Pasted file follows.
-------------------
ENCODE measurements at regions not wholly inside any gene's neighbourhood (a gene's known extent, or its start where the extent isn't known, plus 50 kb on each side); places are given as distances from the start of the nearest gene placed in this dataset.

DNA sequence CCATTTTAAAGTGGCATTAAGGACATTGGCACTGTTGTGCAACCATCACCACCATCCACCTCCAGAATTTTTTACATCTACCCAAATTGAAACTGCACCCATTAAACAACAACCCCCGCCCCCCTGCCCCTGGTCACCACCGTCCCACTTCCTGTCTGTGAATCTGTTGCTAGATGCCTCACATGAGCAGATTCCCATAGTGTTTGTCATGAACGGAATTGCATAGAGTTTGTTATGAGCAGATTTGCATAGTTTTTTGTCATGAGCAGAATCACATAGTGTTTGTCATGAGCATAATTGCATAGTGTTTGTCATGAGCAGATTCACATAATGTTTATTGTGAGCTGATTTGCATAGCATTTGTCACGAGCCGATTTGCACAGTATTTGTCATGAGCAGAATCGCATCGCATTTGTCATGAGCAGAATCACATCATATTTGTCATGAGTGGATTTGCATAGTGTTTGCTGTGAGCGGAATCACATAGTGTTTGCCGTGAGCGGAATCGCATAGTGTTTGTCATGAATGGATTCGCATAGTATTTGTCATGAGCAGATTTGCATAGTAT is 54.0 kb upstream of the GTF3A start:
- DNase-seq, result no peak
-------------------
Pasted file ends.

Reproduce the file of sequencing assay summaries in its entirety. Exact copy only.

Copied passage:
ENCODE measurements at regions not wholly inside any gene's neighbourhood (a gene's known extent, or its start where the extent isn't known, plus 50 kb on each side); places are given as distances from the start of the nearest gene placed in this dataset.

DNA sequence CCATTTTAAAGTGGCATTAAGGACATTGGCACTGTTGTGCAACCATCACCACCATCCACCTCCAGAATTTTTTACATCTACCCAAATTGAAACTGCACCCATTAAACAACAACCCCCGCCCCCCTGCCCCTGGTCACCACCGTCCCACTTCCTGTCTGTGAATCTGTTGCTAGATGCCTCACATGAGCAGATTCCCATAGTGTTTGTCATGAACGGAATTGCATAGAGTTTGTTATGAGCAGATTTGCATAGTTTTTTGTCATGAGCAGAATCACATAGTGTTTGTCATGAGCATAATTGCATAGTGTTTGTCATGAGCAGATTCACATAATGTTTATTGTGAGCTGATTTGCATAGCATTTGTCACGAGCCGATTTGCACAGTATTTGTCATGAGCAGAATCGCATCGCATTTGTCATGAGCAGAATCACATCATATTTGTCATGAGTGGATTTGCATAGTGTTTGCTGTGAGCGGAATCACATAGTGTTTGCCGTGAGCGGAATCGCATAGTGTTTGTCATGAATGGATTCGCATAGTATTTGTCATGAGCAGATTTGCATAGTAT is 54.0 kb upstream of the GTF3A start:
- DNase-seq, result no peak